I cry for my beloved country.
My father used to say that “we carve our own destiny”. Back then, I didn’t understand the impact of those words. When you are young, you are too idealistic enough and sometimes you see the world in rose-tinted eyeglasses. You see the world the way you believe it ought to be seen, a happy place where sometimes dreams have a little niche in your idealistic heart. You grow up and things change and you begin to notice that the world is really not what it seems.
The die is cast.
Yesterday, my kids and I did our duty for the country and voted for those candidates whose platforms of government we believe in and whose experience in the field of service to the Filipino people is unquestionable. I can never be prouder seeing fellow Filipinos exercise their right to vote and choose the best.I salute COMELEC for a clean, quiet and peaceful elections. Things though will not always be to one’s desires. Sometimes we win, sometimes we lose but what is important is to accept defeat graciously and move on.
We lost the presidency but our candidate for VP, Leni is on top. I think there are only about 5% more votes not counted. A newbie in the field of politics but not new to the grassroots where she worked pro bono for so many years. She knows the problems with the ordinary rural folks, the farmers and the man on the street.
I have never been this much involved in politics throughout the years. It’s just that, it was quite easy to support a man whose values, love of country and its people are the same things that you look for in a good candidate. The last two weeks were quite emotional days for me even deliberately forgetting to visit WordPress. I can never forget the laughter, the tears (yes we cried too) and the intelligent exchanges of ideas and why we campaigned for the same presidential candidate. I learned a lot in the process.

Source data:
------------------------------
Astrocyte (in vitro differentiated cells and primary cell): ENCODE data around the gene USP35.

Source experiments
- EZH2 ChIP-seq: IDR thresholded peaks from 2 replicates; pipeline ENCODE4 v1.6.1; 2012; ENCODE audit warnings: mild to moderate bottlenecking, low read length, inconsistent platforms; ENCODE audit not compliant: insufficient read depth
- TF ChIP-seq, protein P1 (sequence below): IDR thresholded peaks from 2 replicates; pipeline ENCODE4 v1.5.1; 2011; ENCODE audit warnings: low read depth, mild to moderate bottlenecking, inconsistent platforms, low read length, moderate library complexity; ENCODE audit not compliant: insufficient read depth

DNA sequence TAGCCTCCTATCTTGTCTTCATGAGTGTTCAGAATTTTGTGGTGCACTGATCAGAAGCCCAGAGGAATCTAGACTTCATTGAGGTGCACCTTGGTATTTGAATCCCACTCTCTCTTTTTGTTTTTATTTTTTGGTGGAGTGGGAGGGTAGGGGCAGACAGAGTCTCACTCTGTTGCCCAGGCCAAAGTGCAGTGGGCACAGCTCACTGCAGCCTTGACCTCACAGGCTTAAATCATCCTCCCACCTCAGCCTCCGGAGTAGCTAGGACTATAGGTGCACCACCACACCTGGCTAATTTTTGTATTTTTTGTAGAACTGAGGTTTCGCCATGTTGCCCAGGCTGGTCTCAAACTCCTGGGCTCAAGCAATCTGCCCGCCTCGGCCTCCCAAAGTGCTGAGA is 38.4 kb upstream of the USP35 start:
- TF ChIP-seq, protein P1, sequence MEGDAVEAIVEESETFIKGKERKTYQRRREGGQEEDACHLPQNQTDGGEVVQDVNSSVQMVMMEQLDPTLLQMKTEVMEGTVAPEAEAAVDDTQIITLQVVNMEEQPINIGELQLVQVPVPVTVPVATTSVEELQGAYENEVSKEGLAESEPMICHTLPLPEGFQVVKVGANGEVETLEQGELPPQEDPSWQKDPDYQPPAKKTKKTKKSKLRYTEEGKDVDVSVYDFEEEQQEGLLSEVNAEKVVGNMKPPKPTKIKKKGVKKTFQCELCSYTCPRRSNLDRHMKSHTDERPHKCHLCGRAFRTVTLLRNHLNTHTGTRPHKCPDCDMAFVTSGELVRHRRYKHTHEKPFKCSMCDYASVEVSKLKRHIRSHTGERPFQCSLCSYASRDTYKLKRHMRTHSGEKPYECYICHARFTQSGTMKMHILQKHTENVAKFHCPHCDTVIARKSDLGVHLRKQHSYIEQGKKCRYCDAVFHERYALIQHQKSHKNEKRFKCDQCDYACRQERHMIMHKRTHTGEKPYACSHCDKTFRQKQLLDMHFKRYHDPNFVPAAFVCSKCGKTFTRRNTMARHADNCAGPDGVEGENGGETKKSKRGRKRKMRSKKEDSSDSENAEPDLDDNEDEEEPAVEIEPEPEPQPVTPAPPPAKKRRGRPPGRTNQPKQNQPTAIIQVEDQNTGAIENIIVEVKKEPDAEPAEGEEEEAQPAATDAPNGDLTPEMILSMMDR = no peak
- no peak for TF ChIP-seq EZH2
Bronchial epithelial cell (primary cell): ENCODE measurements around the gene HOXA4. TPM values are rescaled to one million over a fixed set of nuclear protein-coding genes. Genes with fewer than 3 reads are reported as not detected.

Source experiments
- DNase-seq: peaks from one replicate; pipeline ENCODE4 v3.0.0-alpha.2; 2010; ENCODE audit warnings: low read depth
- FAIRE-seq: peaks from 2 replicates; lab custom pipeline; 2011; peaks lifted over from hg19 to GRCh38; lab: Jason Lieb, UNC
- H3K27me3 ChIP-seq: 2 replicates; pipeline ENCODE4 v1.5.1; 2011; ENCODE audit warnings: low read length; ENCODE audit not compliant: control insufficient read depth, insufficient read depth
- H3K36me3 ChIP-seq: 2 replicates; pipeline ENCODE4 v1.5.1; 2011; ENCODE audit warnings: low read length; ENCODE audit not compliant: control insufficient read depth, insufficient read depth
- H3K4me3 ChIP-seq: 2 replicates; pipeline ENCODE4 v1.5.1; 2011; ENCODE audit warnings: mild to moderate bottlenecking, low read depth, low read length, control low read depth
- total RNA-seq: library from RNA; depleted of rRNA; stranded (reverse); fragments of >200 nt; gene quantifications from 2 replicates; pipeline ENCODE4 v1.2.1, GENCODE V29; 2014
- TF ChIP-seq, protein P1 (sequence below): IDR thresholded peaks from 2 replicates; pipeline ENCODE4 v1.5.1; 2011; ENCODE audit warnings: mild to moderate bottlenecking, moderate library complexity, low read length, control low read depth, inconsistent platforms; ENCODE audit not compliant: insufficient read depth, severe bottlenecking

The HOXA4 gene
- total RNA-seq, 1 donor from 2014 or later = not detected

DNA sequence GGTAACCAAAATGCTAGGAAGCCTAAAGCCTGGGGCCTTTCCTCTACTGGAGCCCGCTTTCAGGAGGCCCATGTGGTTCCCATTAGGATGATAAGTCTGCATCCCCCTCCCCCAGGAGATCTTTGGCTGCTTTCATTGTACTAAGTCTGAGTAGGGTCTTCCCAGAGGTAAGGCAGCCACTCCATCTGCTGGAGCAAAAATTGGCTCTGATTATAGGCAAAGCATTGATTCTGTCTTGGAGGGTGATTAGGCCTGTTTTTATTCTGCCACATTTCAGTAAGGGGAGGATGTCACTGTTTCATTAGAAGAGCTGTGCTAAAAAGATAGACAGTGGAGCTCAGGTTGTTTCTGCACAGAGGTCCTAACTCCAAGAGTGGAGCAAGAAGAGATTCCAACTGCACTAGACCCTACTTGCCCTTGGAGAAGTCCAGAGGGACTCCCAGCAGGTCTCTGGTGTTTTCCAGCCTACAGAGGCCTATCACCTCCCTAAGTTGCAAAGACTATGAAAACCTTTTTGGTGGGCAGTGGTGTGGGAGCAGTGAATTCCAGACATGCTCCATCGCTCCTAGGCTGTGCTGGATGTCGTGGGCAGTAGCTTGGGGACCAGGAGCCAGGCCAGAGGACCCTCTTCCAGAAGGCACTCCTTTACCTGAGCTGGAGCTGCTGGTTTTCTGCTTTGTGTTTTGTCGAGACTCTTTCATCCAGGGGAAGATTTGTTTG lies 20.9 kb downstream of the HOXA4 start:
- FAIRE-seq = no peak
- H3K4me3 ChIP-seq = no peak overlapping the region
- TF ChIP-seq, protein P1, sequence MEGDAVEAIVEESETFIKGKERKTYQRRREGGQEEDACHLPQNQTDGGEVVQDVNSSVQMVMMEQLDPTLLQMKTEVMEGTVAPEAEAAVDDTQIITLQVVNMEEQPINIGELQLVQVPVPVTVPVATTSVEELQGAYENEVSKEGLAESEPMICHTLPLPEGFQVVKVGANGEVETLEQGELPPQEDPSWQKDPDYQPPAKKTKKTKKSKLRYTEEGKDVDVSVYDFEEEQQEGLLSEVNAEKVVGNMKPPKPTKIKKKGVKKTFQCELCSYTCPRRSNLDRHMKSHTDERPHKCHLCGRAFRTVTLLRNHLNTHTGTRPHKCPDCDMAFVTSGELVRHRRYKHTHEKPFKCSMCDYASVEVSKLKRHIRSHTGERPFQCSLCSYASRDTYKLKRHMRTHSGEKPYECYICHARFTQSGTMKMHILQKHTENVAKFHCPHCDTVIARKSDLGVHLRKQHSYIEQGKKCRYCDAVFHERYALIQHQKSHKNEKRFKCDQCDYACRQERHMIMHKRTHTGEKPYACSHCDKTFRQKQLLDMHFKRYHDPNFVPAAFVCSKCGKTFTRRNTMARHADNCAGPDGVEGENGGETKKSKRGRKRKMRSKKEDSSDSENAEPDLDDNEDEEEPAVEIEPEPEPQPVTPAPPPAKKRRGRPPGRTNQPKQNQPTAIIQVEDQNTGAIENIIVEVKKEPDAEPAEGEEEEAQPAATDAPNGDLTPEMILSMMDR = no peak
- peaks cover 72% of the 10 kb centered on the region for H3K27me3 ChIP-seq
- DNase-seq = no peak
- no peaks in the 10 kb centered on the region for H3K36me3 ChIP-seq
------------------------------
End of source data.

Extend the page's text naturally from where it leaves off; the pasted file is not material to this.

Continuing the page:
Change is easier said than done.
The choices we make in life are rooted in the same values that we believe in. The path we take maybe full of knots that have to be untied one by one, the road maybe too rough for our liking but the journey has to be taken. It may entail a gargantuan sacrifice, it may mean so much pain, it may involve lots of changes that we have to make on our own.
Those people who chose the president-elect were clamoring for change, that instant change that we’ll get to see in three to six months (as he promised). I believe that real change starts within ourselves. Just yesterday, I accompanied my daughter Nissa back to the precinct so she could vote (Josef and I voted earlier at six am). I positioned myself away from the long line of voters and opened my tab to read. There was this guy who was about to throw his sandwich wrapper at the planter box I was sitting on. I looked at him without uttering a word and he said sorry when he saw me at the same time pocketing his garbage. Here we are clamoring for change when even a simple thing like this we can’t even do properly. It’s a case of as long as it it not in my backyard, then it’s okay. I always wear face mask when I take a commute because even if there is a law (that is not even properly implemented) banning smoking in public, people never learn. If simple things like this are blatantly ignored, how can we even expect a positive change in such a short time?
The outgoing administration has laid the foundation, I just hope we would not spend the next six years ignoring the economic growth that we have earned the last six years.
I haven’t lost hope for my country but I cry still. I even cried harder when I heard Mar Roxas concede, a man of true character and strength. He said and I quote:
”For our country, we’ve had a peaceful, successful transfer of power. It is not about me. It is not about anyone. It is about how we love our country, and how we all do all that we can for her. She’s the only one.”